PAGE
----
I will pick back up on the topic of my own personal witness at a later time.  I thought this topic was more compelling and useful to you.

In yesterday’s posting, I did not intend to put pressure on anyone about their witness.  I simply wanted to encourage people to think about their witness and their stories, and I wanted to offer an opportunity to post their stories if anyone should want to take me up on it.  There is absolutely no pressure; it was simply a friendly offering.  I have yet to meet any person that didn’t have something interesting to tell about themselves and their life.  We tend to think that our lives are not that interesting, but as beauty is in the eye of the beholder, so also is the value of our various stories.  I recently watched a documentary that was proof of this truth.  I found the film on Netflix.  It was titled  Life in a Day. This 2011 film was a project that pulled together literally thousands of clips of people’s lives from a single day in 2010, showing how they lived throughout the planet.  It was intended to be a time capsule, a snapshot of our lives, to show future generations what it was like to be alive in various places around the globe on July 24, 2010.  When I saw the title and read the concept, I was instantly hooked, and the film delivered everything that I expected, capturing a multicultural, multiethnic, multinational, and multi-geographical view of what a normal, daily life is like, with breathtaking diversity, for so many disparate people around the globe. 

It was interesting to see what was important to each person in the clips.  You could see so many themes that bind us together as human beings, regardless of where we are from.  We all have many of the same dreams and ambitions, many of the same needs to get through life, a requirement for food, shelter, and safety, a need for love and family, and a need to live a life that is meaningful.  If there was only one thing that you could bring away from this film, I believe it would be the realization of how alike we all are across this great planet, regardless of what we look like and how or where we live.  There are so many deep, profound experiences that are common to us all.  The most meaningful of these experiences for me has been parenting our children.  I have had the joy, in recent years, of raising four teenagers.  I know, I’ve heard all the ridiculous stories about what happens when they reach that plateau, but I have never listened to the supposedly wise people who project negativity into all things.  I have found that there is no great mystery to parenting.  You simply get out of it what you put into it.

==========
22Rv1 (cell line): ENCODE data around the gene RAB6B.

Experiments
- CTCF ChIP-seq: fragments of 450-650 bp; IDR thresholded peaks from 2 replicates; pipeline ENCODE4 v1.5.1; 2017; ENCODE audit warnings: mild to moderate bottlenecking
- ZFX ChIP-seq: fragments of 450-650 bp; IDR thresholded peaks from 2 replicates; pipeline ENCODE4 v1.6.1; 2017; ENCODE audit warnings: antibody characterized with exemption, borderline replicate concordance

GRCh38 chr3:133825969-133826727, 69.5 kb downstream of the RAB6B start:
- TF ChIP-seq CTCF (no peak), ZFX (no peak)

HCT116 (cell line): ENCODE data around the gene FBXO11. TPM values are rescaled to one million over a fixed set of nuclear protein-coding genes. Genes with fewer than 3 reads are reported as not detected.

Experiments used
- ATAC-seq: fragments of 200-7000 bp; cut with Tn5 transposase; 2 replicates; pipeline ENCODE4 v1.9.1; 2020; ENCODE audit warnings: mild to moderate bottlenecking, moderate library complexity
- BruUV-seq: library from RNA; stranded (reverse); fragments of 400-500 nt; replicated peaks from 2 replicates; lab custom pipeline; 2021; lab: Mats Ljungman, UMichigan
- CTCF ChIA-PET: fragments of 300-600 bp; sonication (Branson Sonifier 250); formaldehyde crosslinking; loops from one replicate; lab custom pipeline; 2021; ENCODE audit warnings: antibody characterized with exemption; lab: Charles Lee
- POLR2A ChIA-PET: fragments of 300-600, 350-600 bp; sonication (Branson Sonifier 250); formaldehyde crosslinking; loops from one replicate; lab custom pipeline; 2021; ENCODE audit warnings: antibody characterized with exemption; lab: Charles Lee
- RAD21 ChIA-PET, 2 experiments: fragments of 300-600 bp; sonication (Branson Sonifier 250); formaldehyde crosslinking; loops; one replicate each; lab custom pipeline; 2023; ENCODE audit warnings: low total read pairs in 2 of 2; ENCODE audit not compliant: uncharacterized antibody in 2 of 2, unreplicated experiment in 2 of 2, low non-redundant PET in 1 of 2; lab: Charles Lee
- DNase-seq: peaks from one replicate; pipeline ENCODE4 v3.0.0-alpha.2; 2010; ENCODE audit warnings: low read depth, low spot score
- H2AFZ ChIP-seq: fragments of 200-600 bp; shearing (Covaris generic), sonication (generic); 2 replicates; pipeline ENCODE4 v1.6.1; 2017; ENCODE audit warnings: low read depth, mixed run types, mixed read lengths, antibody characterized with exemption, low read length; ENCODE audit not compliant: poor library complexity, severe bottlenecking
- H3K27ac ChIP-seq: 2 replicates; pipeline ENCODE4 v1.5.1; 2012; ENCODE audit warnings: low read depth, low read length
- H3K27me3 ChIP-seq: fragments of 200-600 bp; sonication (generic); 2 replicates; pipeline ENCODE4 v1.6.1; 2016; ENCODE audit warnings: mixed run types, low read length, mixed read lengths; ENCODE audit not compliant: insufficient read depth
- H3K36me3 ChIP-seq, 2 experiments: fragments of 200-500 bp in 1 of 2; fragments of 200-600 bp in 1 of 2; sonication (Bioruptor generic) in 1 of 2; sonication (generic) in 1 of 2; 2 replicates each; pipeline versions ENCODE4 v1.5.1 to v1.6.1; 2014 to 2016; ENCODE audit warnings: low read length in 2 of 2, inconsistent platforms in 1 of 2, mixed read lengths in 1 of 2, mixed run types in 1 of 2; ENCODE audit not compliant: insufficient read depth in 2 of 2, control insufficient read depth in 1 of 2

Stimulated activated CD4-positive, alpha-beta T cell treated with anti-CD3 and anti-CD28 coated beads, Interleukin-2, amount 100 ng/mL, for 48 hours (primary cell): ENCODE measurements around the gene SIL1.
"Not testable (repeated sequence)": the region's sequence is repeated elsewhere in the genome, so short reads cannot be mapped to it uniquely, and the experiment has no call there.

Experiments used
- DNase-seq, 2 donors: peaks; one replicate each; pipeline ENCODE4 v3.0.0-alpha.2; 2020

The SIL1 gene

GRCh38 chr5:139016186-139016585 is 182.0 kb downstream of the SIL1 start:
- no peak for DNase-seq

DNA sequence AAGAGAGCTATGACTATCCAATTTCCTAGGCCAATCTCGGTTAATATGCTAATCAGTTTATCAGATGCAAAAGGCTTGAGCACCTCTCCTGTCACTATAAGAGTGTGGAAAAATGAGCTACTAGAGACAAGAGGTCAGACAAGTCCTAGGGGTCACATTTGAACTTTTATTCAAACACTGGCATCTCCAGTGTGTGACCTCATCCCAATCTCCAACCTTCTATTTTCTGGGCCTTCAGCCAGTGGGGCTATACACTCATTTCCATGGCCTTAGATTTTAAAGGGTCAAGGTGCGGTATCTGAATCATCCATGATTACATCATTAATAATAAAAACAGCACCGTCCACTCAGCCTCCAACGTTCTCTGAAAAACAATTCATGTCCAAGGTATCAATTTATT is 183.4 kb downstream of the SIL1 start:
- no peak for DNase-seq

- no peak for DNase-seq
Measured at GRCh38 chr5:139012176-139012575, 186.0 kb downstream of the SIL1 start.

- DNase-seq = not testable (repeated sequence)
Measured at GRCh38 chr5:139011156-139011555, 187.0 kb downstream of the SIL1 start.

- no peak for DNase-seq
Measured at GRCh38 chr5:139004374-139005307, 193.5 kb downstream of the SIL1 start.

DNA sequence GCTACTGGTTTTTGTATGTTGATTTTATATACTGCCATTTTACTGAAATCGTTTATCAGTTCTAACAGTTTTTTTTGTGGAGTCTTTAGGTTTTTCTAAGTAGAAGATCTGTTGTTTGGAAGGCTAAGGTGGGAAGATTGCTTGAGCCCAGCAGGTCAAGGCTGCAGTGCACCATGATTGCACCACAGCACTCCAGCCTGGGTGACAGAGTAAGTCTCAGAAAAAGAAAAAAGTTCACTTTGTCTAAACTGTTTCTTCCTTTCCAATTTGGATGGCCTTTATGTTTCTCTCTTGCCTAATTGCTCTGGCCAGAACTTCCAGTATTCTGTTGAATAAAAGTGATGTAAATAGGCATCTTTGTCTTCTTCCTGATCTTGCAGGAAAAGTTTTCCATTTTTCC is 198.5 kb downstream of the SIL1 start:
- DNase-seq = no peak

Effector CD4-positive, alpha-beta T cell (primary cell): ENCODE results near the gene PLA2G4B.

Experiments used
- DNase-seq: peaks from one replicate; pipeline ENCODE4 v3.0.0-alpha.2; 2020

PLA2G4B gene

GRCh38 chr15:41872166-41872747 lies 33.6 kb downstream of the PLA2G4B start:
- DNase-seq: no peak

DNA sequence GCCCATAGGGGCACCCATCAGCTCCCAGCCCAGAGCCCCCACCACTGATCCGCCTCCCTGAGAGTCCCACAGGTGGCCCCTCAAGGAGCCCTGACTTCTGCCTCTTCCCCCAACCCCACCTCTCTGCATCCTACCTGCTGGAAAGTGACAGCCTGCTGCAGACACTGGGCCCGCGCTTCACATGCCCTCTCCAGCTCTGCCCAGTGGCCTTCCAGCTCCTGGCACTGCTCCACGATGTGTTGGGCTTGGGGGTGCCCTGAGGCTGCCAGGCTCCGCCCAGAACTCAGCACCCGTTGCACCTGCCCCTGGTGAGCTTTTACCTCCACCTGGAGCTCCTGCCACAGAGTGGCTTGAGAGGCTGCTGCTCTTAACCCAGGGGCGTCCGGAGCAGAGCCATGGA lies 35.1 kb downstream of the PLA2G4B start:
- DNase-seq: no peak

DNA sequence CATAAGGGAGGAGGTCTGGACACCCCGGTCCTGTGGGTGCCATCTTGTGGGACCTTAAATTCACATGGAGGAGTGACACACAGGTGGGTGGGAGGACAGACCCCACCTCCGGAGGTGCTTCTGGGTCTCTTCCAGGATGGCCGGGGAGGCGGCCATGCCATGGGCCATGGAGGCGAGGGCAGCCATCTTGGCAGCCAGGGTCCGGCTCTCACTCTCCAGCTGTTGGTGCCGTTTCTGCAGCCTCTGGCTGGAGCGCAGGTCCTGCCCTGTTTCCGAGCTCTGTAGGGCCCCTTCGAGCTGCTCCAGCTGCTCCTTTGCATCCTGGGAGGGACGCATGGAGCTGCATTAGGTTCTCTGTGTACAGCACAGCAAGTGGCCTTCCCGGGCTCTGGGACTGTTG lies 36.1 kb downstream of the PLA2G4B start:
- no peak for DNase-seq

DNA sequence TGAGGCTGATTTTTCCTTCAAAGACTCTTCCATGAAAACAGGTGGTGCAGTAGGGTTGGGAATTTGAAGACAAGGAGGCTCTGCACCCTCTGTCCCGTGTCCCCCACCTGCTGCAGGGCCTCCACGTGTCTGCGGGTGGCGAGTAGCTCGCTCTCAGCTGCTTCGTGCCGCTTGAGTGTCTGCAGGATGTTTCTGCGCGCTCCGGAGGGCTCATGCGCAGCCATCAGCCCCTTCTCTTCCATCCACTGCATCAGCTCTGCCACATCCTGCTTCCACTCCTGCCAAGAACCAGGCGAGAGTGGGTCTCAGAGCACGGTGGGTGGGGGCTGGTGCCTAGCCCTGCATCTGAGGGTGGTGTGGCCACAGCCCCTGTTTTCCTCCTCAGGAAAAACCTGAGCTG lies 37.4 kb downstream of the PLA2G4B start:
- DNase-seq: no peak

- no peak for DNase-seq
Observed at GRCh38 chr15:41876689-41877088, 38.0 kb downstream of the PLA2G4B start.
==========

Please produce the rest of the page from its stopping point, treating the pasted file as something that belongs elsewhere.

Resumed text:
If you pour lots of love and time into your children, then you will reap that love back in the many joyous experiences you will share with them as they figure out what life is about, and you will reap the joy of sound relationships as they grow older.  If they sense you respect them, then they will respect you.  Certainly you can command respect by force, but as a leader of people for most of my adult life, I have found that it is always better to treat people with love and respect, so that you will not have to force them to follow you; they will do so willingly.  Perhaps the worst thing you can do with children is to be too controlling, wanting to dictate every detail of their lives.  If you are too controlling or too critical, you will damage the relationship you have with them, and they will then begin to relish the day that they can have you out of their life.  The very opposite of these attitudes is humility.  Humility goes a long way in raising children.  Be willing to admit to your mistakes and say you are sorry.  If you want them to be well-rounded people that get along well with others in school and eventually at work in their various professions, you must show them that it is okay to admit to mistakes and to take responsibility for them.  This is truly the only way to move beyond your mistakes.  Be willing also to laugh at your mistakes.  By doing this, you will teach your children that it is okay to make mistakes, that you should even expect to make mistakes, and that such mistakes are not the end of the world.  We are all frail and flawed at one time or another, so it is best to be honest about our weaknesses.  Moreover, once we have enough humility to laugh at ourselves and our mistakes, Satan does not have the big stick of pride to beat us with and control us. 


I pray that each of you enjoy sound and loving family relationships and that God will repair those that are damaged. 
 


Comments

I thing blogs are good for share the feelings of our life and through blogs we can get the comments. Life is gift of God and if we spend our time with rules of life the w can get peace in life.

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    I'm a retired soldier, having spent 23 years of my life serving our country, actually 30 years when you count the reserve and National Guard time as well.  I believe in servant leaders, following the example of our Lord, and I believe in giving back to the troops once one has attained a certain status or level of success in life.  But I also believe in fighting back against corruption and incompetence wherever you find it if it hurts people.  Our national values were worth dying for.  They are also worth living for.  A man or woman can actually live a life by these principles of humility, service, love, duty, and honor, and have a significant impact on the world around them...if you have the dedication to see it through. 

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